Details for 1929-1.pdf

by
ABIGAIL VAN BUREN
©2014 Universal Press Syndicate

MAN KEEPS
GRANDDAUGHTER A SECRET
FROM HIS EX-WIFE
DEAR ABBY: I divorced my wife 20 years ago, leaving
behind two daughters. My older girl was 5 when I left, and
due to my ex’s lies, I wasn’t able to see them.
When my older daughter turned 18, she contacted me.
She confessed that she had been forced to lie in court,
and we reconnected. At 19, she came to me pregnant. She
asked if I would take her baby and asked that I tell no one,
especially her mother. I agreed.
Last year, my daughter died in a car wreck. My
granddaughter will turn 4. Should I go against my
daughter’s wishes, tell my ex and risk her taking her? Or
should I let things remain as they are? My current wife and
I are the only people who know. -- SECRET IN VIRGINIA
DEAR SECRET: I urge you to discuss this
matter with a lawyer because there may be legal
ramifications. Your former wife has demonstrated

she is the kind of person who would force a child to
lie in a custody matter. Having done it once, she’s
capable of doing something equally underhanded.
I am trying hard to come up with a reason why
you should go against your daughter’s wishes and
disclose this to your ex, and I cannot think of a
single one.
DEAR ABBY: I’m concerned about my daughter.
She’s 12 and wants to hang out with a 21-year-old male
volunteer from her school. His mother works there, and
I’ve known their family for a few years, although we’ve
never socialized.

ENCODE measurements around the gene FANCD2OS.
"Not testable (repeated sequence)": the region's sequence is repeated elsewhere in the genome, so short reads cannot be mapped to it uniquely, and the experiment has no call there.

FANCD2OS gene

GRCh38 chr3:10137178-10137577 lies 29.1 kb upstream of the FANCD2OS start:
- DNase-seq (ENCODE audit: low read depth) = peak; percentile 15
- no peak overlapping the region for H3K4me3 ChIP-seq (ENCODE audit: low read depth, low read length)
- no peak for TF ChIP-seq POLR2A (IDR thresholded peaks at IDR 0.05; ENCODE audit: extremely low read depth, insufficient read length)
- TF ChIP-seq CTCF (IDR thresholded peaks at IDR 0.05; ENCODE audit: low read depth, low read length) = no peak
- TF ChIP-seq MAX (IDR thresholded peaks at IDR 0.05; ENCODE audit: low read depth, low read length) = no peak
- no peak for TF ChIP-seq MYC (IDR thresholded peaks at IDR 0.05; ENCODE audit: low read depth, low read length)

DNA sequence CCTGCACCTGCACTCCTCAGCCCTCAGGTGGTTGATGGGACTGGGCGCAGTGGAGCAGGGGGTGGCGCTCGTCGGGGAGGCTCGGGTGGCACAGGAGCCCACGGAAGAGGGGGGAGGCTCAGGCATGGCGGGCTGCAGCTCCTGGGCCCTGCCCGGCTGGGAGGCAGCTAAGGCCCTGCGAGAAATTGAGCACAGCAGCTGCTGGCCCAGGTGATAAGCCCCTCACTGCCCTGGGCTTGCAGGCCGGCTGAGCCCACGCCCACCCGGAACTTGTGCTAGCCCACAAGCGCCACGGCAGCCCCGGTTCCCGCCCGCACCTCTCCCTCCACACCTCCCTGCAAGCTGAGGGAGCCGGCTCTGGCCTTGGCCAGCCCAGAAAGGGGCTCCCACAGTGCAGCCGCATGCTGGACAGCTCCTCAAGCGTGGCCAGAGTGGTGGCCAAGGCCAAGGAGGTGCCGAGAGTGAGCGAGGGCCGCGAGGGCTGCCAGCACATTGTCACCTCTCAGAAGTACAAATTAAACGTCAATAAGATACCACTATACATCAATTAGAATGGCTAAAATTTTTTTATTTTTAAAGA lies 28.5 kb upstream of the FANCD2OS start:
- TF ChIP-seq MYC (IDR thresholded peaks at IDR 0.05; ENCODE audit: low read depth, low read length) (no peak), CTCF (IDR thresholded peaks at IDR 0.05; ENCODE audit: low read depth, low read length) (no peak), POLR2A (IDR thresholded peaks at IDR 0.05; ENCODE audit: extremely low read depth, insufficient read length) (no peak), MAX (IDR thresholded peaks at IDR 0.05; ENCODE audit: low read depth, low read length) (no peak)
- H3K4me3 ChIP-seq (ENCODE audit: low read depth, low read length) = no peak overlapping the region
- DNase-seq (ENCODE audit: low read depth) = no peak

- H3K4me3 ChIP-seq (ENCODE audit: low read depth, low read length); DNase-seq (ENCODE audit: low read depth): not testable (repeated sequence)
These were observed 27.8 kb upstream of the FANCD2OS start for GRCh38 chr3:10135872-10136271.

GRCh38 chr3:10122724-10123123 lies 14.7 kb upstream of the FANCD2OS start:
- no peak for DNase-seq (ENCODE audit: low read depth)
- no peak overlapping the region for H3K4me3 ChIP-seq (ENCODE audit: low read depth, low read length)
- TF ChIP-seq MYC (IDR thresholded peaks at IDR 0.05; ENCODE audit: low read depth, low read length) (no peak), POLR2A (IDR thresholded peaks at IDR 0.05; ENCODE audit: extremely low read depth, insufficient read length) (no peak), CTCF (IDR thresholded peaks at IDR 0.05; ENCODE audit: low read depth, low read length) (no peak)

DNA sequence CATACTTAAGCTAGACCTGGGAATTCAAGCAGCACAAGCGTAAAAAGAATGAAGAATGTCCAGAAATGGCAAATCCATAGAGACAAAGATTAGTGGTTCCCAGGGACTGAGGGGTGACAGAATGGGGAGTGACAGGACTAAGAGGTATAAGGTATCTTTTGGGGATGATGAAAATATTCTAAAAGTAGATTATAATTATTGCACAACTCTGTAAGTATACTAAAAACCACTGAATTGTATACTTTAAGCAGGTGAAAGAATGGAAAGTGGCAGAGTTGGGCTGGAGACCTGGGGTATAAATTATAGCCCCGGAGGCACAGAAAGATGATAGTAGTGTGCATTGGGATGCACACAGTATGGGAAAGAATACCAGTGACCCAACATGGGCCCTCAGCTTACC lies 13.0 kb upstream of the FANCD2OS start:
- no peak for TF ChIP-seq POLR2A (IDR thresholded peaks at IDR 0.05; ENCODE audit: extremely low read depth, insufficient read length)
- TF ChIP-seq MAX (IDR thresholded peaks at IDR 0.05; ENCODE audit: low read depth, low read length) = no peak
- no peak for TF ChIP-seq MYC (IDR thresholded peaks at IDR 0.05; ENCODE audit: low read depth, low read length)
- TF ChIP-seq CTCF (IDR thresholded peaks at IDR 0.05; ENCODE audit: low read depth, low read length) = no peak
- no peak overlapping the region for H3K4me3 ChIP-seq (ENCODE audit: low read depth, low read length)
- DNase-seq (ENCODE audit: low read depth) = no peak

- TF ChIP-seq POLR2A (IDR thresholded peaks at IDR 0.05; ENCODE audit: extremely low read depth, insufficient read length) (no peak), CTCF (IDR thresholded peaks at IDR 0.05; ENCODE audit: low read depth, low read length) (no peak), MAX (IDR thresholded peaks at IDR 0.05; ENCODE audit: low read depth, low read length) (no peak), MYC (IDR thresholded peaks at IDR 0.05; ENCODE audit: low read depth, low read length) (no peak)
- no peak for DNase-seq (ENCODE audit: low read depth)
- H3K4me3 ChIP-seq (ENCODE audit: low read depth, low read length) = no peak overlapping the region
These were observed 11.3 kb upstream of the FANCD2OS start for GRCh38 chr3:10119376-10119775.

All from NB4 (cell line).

Recently, my daughter said she wants to meet him at a
park to learn some skateboard moves. She tries to tell me
it’s harmless, that he just likes the skateboarding sport,
but I am uncomfortable about the age difference and the
fact that he works at her school. I don’t know what to
do. What’s your advice in this situation? -- STUMPED IN
CALIFORNIA
DEAR STUMPED: Although the young man’s
motives may be pure, I do not think your daughter
should be meeting him at the park without
supervision. Accompany her so you can gauge
the situation. Because he is volunteering at her
school, you should first check to see if that kind of
fraternization is allowed because it may not be, and
it could cost him his position.
DEAR ABBY: Am I awful because I don’t sympathize
when people put their business on the internet? For
example, I read some comments on YouTube, and this
woman was talking about how “all men cheat.” I told

her maybe it’s just all the men she opens her legs to. My
account was suspended for a week because of it.
Another time, a man was talking about how none of
his many kids talk to him. I asked what he had done to
them that none of them speak to him, and he got mad.
Abby, I’m not looking for trouble. I feel that if you can’t
take someone not kissing up to you, stop putting your
business out there. Am I wrong? -- STRAIGHTFORWARD
IN THE WEST
DEAR STRAIGHTFORWARD: I think so. When
traits were handed out, it appears someone forgot to
give you a filter. I agree that some people overshare
online and doing it comes with a risk. However, your
comments weren’t helpful; in fact, they were cruel.
When a bee stings, its prey tries to swat it away, and
that’s what’s happening to you. To avoid trouble,
curb your impulse to comment, or be prepared to
deal with the consequences that are sure to follow.
Dear Abby is written by Abigail Van Buren, also known
as Jeanne Phillips, and was founded by her mother, Pauline
Phillips. Contact Dear Abby at www.DearAbby.com or P.O.
Box 69440, Los Angeles, CA 90069.
To order “How to Write Letters for All Occasions,” send
your name and mailing address, plus check or money
order for $8 (U.S. funds) to: Dear Abby -- Letter Booklet,
P.O. Box 447, Mount Morris, IL 61054-0447. Shipping and
handling are included in the price.
COP Y R I G H T
SYNDICATION

2020

A NDREWS

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